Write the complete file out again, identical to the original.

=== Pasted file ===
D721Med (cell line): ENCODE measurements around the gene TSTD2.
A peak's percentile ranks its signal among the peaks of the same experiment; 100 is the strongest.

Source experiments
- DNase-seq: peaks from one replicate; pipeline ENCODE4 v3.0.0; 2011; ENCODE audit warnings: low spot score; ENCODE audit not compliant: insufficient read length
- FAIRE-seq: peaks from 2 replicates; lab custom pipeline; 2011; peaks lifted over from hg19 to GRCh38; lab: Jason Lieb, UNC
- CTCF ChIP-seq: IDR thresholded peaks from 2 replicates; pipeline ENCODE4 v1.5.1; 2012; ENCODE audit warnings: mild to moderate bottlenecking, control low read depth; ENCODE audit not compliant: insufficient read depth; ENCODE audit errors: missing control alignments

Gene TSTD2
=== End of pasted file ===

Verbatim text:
D721Med (cell line): ENCODE measurements around the gene TSTD2.
A peak's percentile ranks its signal among the peaks of the same experiment; 100 is the strongest.

Source experiments
- DNase-seq: peaks from one replicate; pipeline ENCODE4 v3.0.0; 2011; ENCODE audit warnings: low spot score; ENCODE audit not compliant: insufficient read length
- FAIRE-seq: peaks from 2 replicates; lab custom pipeline; 2011; peaks lifted over from hg19 to GRCh38; lab: Jason Lieb, UNC
- CTCF ChIP-seq: IDR thresholded peaks from 2 replicates; pipeline ENCODE4 v1.5.1; 2012; ENCODE audit warnings: mild to moderate bottlenecking, control low read depth; ENCODE audit not compliant: insufficient read depth; ENCODE audit errors: missing control alignments

Gene TSTD2